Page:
LA Theater Review

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  • Reviews

    The Memorandum

    Presented by Vox Humana at the Pico Playhouse, 10508 W. Pico Blvd., Century City. Thu.-Sat. 8 p.m., Sun. 2 & 7 p.m. (Dark Sun. 7 p.m. Nov. 20.) Oct. 29-Nov. 20. (323) 769-5794.

  • Reviews

    Shrinks

    "Shrinks," presented by Kevan Jenson for Visualize This in association with Hudson Theatricals at the Hudson Backstage Theatre, 6539 Santa Monica Blvd., Hollywood. Fri.-Sat. 8 p.m., Sun. 7 p.m. Oct. 15-Nov. 20. $15-20. (323) 960-1055.

  • Reviews

    Man Kind (and Unkind)

    "Man Kind (and Unkind)," presented by Interact Theatre Company at the NoHo Arts Center, 11136 Magnolia Blvd., North Hollywood. Fri.-Sat. 8 p.m., Sun. 3 p.m. Sep. 23-Oct. 16. $15; 50 for four-play series. (818) 765-8732.

  • Reviews

    Po Boy Tango

    Kenneth Lin's flawed but potentially worthwhile play has three things going for it in its present state: the transcendent performances of Esther Scott, Dennis Dun, and Jeanne Sakata.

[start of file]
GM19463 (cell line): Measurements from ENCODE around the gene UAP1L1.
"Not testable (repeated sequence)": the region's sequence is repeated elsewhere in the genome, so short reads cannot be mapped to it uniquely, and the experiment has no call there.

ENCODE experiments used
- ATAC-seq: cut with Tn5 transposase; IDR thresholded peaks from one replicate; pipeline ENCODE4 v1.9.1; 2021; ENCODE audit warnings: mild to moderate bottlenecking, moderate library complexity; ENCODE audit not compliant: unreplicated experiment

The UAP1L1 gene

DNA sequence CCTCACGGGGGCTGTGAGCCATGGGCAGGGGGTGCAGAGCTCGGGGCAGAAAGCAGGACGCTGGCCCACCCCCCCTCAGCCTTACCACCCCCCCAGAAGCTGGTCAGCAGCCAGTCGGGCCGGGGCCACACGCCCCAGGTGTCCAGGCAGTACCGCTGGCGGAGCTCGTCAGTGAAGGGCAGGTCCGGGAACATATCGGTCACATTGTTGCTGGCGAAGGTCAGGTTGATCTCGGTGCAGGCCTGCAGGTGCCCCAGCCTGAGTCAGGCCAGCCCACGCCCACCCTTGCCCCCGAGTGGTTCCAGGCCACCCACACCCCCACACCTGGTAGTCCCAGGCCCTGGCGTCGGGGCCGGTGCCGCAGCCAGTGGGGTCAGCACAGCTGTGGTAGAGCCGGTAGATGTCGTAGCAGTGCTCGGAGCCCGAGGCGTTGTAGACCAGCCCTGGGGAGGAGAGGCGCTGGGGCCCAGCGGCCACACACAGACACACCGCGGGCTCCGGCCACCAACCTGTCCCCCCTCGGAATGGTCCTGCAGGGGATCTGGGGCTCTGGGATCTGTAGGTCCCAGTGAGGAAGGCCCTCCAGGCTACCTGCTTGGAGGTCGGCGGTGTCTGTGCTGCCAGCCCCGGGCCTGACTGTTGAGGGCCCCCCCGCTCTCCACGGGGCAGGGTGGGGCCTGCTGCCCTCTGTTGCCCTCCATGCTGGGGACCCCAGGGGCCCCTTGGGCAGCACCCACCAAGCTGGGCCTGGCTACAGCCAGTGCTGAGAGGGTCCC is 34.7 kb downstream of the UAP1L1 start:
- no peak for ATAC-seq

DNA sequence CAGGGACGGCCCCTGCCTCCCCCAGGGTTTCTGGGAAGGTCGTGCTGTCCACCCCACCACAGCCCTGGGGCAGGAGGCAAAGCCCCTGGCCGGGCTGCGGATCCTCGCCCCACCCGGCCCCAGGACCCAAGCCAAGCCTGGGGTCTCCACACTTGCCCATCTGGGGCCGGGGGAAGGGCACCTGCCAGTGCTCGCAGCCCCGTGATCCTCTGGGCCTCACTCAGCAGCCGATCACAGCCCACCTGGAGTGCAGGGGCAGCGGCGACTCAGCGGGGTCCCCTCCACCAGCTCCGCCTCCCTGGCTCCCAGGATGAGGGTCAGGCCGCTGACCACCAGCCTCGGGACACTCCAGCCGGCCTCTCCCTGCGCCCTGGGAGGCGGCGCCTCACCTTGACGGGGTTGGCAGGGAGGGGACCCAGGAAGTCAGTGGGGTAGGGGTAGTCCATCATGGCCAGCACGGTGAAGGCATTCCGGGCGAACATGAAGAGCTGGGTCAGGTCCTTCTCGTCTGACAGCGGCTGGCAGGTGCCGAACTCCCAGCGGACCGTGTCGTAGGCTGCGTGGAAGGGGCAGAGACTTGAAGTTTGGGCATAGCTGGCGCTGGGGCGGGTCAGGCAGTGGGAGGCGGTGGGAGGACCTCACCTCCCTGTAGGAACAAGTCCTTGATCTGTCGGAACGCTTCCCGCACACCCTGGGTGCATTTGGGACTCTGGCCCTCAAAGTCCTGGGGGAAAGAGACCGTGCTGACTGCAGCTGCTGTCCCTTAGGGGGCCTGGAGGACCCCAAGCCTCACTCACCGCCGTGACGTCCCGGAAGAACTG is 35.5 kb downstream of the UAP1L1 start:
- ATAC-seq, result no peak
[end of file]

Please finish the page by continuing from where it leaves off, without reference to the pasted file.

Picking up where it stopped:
• Reviews

    Crimes of the Heart

    In an intimate theatre, with the cast nearly in your seats, the acting has to be very good, and in this case it is.

  • Reviews

    Puttin' on the Fritz: Two Cool New Comedies

    These two one-act plays, sub-billed as "Two Cool New Comedies," show definite promise, but "promise" is the key word here.

  • Reviews

    Screwballs

    This is a relatively misbegotten effort, despite the casting of several of L.A.'s finest comedic actors and the presence of a sturdy, detailed, evocative set.

  • Reviews

    The Common Air

    Though it sometimes seems that all solo performances are autobiographical, solipsistic, or both, this piece, written by Alex Lyras and Robert McCaskill and performed by Lyras, reveals a larger ambition and casts a wider net.

  • Reviews

    Innocent When You Dream

    As a lesson in the small acts of kindness and respect, this production is worth seeing. But it's not the best work of the people involved, and in that regard it sadly gets respect but not enough kindness in this review.

  • Reviews

    This Lime Tree Bower

    Like the Coleridge poem of its title, this Conor McPherson work is a tale of escape for the characters and their daily fears. It is also an escape for us, as three young Irishmen welcome us into a new but universally familiar world.